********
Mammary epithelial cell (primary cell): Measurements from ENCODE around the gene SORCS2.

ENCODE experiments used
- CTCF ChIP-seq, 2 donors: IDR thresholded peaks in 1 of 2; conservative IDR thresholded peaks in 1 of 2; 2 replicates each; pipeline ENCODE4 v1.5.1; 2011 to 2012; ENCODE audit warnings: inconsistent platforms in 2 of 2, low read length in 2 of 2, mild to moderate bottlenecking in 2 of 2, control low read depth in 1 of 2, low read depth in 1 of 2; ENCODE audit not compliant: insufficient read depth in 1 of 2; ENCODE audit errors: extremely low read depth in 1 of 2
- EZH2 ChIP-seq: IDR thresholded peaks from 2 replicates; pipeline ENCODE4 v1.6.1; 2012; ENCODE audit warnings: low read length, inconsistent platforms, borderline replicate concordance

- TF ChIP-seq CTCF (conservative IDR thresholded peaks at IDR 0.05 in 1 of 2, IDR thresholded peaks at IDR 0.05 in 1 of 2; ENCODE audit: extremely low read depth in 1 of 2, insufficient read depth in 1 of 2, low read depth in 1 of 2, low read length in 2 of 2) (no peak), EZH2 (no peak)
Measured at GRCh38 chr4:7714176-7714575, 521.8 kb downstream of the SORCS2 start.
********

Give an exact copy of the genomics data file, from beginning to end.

Mammary epithelial cell (primary cell): Measurements from ENCODE around the gene SORCS2.

ENCODE experiments used
- CTCF ChIP-seq, 2 donors: IDR thresholded peaks in 1 of 2; conservative IDR thresholded peaks in 1 of 2; 2 replicates each; pipeline ENCODE4 v1.5.1; 2011 to 2012; ENCODE audit warnings: inconsistent platforms in 2 of 2, low read length in 2 of 2, mild to moderate bottlenecking in 2 of 2, control low read depth in 1 of 2, low read depth in 1 of 2; ENCODE audit not compliant: insufficient read depth in 1 of 2; ENCODE audit errors: extremely low read depth in 1 of 2
- EZH2 ChIP-seq: IDR thresholded peaks from 2 replicates; pipeline ENCODE4 v1.6.1; 2012; ENCODE audit warnings: low read length, inconsistent platforms, borderline replicate concordance

- TF ChIP-seq CTCF (conservative IDR thresholded peaks at IDR 0.05 in 1 of 2, IDR thresholded peaks at IDR 0.05 in 1 of 2; ENCODE audit: extremely low read depth in 1 of 2, insufficient read depth in 1 of 2, low read depth in 1 of 2, low read length in 2 of 2) (no peak), EZH2 (no peak)
Measured at GRCh38 chr4:7714176-7714575, 521.8 kb downstream of the SORCS2 start.